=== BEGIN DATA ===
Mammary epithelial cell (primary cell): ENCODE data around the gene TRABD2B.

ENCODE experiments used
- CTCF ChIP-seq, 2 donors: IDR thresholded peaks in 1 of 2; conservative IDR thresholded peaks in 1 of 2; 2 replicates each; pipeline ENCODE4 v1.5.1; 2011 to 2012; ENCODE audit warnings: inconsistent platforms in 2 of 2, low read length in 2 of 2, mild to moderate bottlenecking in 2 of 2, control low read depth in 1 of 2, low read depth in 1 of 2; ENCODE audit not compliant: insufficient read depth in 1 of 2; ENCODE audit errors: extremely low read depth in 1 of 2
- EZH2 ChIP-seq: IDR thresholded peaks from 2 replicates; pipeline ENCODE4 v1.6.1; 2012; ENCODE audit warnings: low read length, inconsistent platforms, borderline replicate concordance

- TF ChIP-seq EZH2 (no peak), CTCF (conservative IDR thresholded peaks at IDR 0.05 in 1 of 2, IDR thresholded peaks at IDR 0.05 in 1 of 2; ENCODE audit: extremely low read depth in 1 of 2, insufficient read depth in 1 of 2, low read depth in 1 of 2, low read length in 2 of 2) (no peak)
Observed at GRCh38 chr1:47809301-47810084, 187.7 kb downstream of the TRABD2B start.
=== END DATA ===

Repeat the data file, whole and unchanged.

Mammary epithelial cell (primary cell): ENCODE data around the gene TRABD2B.

ENCODE experiments used
- CTCF ChIP-seq, 2 donors: IDR thresholded peaks in 1 of 2; conservative IDR thresholded peaks in 1 of 2; 2 replicates each; pipeline ENCODE4 v1.5.1; 2011 to 2012; ENCODE audit warnings: inconsistent platforms in 2 of 2, low read length in 2 of 2, mild to moderate bottlenecking in 2 of 2, control low read depth in 1 of 2, low read depth in 1 of 2; ENCODE audit not compliant: insufficient read depth in 1 of 2; ENCODE audit errors: extremely low read depth in 1 of 2
- EZH2 ChIP-seq: IDR thresholded peaks from 2 replicates; pipeline ENCODE4 v1.6.1; 2012; ENCODE audit warnings: low read length, inconsistent platforms, borderline replicate concordance

- TF ChIP-seq EZH2 (no peak), CTCF (conservative IDR thresholded peaks at IDR 0.05 in 1 of 2, IDR thresholded peaks at IDR 0.05 in 1 of 2; ENCODE audit: extremely low read depth in 1 of 2, insufficient read depth in 1 of 2, low read depth in 1 of 2, low read length in 2 of 2) (no peak)
Observed at GRCh38 chr1:47809301-47810084, 187.7 kb downstream of the TRABD2B start.